Noting the expansions to Brinton Lake, Broomall and Haverford, he added: “There are some areas where we can take care of this side of the community and some of the top payers, but it also helps fund our mission to take care. of the other population. You have to balance both sides.
Regarding community concerns over Crozer Health’s intention to close Delaware County Memorial Hospital in Upper Darby, Esposito said, “There are no plans at this time to close Delaware County. We have suspended services solely for personnel reasons.
He said that under the public health emergency, Crozer Health was authorized to suspend services if it was unsure and Crozer, like Delaware County, the Philadelphia area and across the country, is experiencing a staff shortage.
“To provide safe care to our patients, we needed to consolidate services,” Esposito said. “And we will have to understand this like everyone else once the public emergency is lifted, but the main reason we did a lot of these service suspensions was really to do with staffing shortages and providing safe care for our patients. and to the community”.
Esposito understands the bridge that must be the gulf between Crozer Health and public trust, especially as elected leaders have criticized the system’s parent owner, the Delaware County Board saying they are extorting the county.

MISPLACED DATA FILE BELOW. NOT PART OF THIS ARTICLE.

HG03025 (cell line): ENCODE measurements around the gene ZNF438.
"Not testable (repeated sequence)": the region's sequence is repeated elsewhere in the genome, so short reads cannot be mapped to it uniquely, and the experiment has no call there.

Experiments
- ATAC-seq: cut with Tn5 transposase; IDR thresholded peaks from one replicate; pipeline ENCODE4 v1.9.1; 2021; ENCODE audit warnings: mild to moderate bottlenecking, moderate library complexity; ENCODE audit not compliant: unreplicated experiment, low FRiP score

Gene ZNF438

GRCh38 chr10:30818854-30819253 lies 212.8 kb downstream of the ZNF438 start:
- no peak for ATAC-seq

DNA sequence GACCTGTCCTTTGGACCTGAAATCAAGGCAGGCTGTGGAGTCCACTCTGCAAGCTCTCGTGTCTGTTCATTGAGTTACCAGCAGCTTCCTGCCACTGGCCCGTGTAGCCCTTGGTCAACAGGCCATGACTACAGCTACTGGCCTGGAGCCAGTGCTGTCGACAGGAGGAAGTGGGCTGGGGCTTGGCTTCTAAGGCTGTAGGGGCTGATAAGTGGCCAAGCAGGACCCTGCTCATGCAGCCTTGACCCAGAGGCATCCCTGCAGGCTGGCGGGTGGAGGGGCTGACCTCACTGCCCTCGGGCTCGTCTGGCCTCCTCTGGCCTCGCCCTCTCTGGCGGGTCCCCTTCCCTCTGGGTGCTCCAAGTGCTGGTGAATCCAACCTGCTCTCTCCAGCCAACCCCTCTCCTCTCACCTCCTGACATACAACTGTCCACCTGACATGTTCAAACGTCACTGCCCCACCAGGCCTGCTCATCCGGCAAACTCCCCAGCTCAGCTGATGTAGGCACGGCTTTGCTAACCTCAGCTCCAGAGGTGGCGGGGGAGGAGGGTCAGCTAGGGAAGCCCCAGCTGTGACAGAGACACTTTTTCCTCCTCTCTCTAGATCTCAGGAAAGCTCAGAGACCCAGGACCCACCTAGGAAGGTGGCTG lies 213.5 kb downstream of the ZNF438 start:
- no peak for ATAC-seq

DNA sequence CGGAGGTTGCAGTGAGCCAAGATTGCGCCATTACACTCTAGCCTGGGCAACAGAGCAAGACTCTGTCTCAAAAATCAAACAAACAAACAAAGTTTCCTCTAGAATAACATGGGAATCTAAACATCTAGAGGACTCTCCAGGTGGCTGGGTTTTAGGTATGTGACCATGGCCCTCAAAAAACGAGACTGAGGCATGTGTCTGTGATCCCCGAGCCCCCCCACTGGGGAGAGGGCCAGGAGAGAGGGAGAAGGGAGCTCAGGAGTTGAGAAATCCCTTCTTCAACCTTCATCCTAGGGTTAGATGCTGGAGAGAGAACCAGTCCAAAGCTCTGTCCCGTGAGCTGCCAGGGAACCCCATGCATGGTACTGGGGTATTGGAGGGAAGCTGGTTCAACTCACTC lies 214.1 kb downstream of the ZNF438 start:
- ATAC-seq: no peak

“I can’t speak for the ownership of Prospect,” Esposito said, “but what I can let you know is what Prospect has been doing during COVID, with the sourcing here.”
He said the company had sent planes to Asia to get much-needed supplies, especially when they were in short supply, in the last years of the pandemic.
“Anything we needed locally to treat our patients during this 100-year pandemic, Prospect was there for us,” Esposito said. “All I know is they were able to provide everything we needed locally and I’ve been through COVID here.”
Prior to becoming CEO, Esposito, 53, of Chester County, was president of Crozer Health Medical Group, which is Crozer Health’s network of providers and physicians across Delaware County, for the past three years. Prior to that, he served as Chief Financial Officer at Drexel University College of Medicine, Roxborough Memorial and Brandywine Hospitals.
“I saw what our business owners were doing for us,” he said of Prospect Medical. “I can say unequivocally that we would not have succeeded without them. Between them and Gary Zimmer, our CMO, that’s probably why we did so well.
He is aware of the role the system plays as Delaware County’s largest employer with more than 4,500 employees.
“A lot of our employees live in the county,” Esposito said. “Yes, there could be an acquisition in the works with ChristianaCare, but we are here for the community and we are here to provide care for the community. Whether you are in the northern part of the county or the southern part of the county, we have access points and we are here and we provide good patient care.
He said Crozer Health employees are passionate and work for the mission of serving the community.
“We have great vendors and staff that really care about this community and they take it personally,” Esposito said.